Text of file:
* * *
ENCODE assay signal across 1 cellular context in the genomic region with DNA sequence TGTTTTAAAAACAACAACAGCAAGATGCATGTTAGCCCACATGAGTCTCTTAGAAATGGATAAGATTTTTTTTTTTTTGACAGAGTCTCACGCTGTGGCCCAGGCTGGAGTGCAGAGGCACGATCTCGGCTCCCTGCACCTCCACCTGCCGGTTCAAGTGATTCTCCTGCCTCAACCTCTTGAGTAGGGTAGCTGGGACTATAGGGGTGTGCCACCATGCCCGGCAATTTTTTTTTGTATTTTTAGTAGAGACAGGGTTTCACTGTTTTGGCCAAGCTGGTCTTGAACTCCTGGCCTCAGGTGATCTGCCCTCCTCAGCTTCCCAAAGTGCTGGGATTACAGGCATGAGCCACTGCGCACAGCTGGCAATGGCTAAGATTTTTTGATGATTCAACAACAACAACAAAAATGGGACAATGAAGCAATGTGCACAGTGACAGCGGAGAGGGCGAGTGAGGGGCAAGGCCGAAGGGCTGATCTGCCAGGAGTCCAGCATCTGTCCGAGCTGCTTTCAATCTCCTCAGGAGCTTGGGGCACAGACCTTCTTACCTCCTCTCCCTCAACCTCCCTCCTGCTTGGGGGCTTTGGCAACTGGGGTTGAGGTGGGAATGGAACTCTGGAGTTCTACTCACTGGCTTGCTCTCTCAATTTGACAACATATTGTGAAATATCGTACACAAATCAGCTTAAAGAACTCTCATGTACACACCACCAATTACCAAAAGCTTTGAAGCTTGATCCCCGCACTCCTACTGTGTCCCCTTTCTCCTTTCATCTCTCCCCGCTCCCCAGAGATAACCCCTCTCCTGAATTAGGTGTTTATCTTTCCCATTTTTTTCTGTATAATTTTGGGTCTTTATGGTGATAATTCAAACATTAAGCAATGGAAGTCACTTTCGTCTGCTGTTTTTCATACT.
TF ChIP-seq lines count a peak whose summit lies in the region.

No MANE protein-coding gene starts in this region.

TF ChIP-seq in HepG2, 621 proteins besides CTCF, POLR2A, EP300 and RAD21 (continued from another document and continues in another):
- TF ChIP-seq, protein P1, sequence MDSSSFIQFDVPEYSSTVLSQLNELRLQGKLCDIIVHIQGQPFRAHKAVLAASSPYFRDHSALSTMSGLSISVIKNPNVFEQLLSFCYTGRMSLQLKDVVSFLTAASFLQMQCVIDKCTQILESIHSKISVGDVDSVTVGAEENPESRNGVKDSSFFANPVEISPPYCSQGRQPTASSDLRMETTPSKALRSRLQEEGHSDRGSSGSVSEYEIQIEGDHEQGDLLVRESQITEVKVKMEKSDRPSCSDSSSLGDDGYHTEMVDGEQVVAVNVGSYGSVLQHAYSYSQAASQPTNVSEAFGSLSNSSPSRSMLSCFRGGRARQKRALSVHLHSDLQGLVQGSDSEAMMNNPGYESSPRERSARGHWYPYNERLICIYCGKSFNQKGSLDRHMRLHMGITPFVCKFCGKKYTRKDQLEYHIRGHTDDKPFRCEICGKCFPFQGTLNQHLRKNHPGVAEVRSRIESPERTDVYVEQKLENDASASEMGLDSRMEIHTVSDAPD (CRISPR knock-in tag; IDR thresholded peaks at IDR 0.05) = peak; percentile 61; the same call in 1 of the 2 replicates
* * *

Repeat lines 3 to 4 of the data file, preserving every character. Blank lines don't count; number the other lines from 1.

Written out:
No MANE protein-coding gene starts in this region.

TF ChIP-seq in HepG2, 621 proteins besides CTCF, POLR2A, EP300 and RAD21 (continued from another document and continues in another):